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JAL wheelchair doesn't trip up metal detectors

by Webmaster on 12/22/2010 | Comments | Viewed 3535 time(s) | Full Page View

Boarding a jet in a wheelchair can be a long, challenging process, but thanks to efforts by Japan Airlines Corp. at least part of the burden will be eased.

News photo
Wood to go: Baseball commentator Norihiro Akahoshi, who was once on the verge of requiring a wheelchair due to an injury, shows off Japan Airlines Corp.'s bamboo wheelchair at Tokyo's Haneda airport. KYODO PHOTO

On Tuesday, JAL announced a service to lend wheelchairs made of bamboo so passengers needing them can pass through security checks without setting off metal detectors.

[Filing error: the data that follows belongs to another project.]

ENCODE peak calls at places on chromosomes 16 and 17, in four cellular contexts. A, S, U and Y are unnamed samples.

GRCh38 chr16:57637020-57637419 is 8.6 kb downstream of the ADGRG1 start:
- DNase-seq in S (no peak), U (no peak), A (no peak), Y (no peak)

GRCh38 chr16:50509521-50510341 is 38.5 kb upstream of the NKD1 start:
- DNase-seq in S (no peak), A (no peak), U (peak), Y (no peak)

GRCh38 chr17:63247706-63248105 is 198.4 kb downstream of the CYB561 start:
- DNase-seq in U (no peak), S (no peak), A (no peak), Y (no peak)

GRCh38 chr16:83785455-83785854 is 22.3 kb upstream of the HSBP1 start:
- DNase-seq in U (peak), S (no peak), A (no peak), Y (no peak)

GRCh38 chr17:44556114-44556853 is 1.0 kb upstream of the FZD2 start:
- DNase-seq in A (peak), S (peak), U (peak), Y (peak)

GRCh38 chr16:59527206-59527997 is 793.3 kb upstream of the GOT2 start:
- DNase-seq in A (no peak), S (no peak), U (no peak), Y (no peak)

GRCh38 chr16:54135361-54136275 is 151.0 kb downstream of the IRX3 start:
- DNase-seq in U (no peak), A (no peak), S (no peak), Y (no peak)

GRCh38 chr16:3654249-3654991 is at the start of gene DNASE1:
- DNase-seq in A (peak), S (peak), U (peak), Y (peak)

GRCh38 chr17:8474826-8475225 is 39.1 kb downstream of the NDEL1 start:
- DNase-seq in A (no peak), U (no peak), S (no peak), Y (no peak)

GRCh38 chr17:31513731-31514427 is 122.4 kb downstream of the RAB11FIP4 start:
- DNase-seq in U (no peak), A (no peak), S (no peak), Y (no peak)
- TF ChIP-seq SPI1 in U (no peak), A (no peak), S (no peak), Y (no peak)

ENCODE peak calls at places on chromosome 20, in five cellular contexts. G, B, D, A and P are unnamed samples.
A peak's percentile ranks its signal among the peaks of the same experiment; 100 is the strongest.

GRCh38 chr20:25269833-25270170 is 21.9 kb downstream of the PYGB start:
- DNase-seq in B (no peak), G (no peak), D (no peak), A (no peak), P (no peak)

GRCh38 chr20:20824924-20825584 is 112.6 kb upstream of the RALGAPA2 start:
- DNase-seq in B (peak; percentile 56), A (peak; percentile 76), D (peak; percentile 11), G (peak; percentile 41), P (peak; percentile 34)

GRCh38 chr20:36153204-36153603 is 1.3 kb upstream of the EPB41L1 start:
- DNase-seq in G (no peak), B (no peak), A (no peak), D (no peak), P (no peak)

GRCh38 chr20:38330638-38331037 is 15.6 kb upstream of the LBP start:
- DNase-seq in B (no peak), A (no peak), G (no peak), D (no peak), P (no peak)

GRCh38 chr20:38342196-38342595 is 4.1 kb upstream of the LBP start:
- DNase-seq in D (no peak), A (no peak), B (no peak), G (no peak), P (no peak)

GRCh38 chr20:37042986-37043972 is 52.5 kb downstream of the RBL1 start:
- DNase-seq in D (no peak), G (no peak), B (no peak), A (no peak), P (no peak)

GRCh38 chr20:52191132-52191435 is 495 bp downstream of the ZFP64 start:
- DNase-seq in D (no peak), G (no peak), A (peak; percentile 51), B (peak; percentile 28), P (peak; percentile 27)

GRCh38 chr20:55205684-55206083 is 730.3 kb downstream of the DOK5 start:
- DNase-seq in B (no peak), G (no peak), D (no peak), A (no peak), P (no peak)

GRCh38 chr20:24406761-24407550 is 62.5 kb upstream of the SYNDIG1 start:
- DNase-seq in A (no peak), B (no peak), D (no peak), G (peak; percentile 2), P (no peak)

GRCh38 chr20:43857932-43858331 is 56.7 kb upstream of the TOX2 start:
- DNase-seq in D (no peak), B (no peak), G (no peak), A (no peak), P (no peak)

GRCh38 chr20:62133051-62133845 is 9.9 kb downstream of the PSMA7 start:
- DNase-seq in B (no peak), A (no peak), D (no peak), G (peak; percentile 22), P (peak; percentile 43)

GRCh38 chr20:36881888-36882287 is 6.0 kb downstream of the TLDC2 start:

Passengers in wheelchairs have long complained about setting off alarms even if they aren't wearing any metal, JAL officials said. After triggering an alarm, they have to undergo a physical body check.

The service will start next month at Haneda and Oita airports with a small number of wheelchairs, the officials said, and the number of bamboo wheelchairs will increase based on customers' responses.

The frame is made entirely from bamboo, with rubber tires and carbon wheels. Completely handmade, each one costs some ¥600,000, JAL said.

The project is partially financed by donations from celebrities, including baseball commentator Norihiro Akahoshi, a former Hanshin Tigers outfielder who suffered serious damage to his spinal cord while he was a player